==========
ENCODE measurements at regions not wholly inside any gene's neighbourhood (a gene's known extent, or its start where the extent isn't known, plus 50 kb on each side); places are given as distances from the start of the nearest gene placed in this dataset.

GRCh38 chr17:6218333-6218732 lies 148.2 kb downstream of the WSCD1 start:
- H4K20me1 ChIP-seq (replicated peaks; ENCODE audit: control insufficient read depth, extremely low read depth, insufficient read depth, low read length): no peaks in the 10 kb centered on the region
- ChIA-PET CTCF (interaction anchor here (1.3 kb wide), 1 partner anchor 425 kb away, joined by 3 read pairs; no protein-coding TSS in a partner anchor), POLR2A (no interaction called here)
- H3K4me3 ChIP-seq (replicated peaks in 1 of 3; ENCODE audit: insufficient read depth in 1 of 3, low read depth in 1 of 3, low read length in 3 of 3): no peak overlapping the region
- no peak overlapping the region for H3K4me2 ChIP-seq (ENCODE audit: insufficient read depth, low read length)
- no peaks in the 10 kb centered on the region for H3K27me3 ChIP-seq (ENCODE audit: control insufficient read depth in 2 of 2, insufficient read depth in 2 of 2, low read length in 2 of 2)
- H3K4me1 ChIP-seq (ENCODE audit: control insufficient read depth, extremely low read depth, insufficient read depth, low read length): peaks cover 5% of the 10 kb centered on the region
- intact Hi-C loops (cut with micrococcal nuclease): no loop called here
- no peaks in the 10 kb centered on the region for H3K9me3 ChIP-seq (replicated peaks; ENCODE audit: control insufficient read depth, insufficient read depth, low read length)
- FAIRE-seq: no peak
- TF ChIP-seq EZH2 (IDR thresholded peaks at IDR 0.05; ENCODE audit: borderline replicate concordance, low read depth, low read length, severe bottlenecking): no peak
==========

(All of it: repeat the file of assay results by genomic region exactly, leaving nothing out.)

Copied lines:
ENCODE measurements at regions not wholly inside any gene's neighbourhood (a gene's known extent, or its start where the extent isn't known, plus 50 kb on each side); places are given as distances from the start of the nearest gene placed in this dataset.

GRCh38 chr17:6218333-6218732 lies 148.2 kb downstream of the WSCD1 start:
- H4K20me1 ChIP-seq (replicated peaks; ENCODE audit: control insufficient read depth, extremely low read depth, insufficient read depth, low read length): no peaks in the 10 kb centered on the region
- ChIA-PET CTCF (interaction anchor here (1.3 kb wide), 1 partner anchor 425 kb away, joined by 3 read pairs; no protein-coding TSS in a partner anchor), POLR2A (no interaction called here)
- H3K4me3 ChIP-seq (replicated peaks in 1 of 3; ENCODE audit: insufficient read depth in 1 of 3, low read depth in 1 of 3, low read length in 3 of 3): no peak overlapping the region
- no peak overlapping the region for H3K4me2 ChIP-seq (ENCODE audit: insufficient read depth, low read length)
- no peaks in the 10 kb centered on the region for H3K27me3 ChIP-seq (ENCODE audit: control insufficient read depth in 2 of 2, insufficient read depth in 2 of 2, low read length in 2 of 2)
- H3K4me1 ChIP-seq (ENCODE audit: control insufficient read depth, extremely low read depth, insufficient read depth, low read length): peaks cover 5% of the 10 kb centered on the region
- intact Hi-C loops (cut with micrococcal nuclease): no loop called here
- no peaks in the 10 kb centered on the region for H3K9me3 ChIP-seq (replicated peaks; ENCODE audit: control insufficient read depth, insufficient read depth, low read length)
- FAIRE-seq: no peak
- TF ChIP-seq EZH2 (IDR thresholded peaks at IDR 0.05; ENCODE audit: borderline replicate concordance, low read depth, low read length, severe bottlenecking): no peak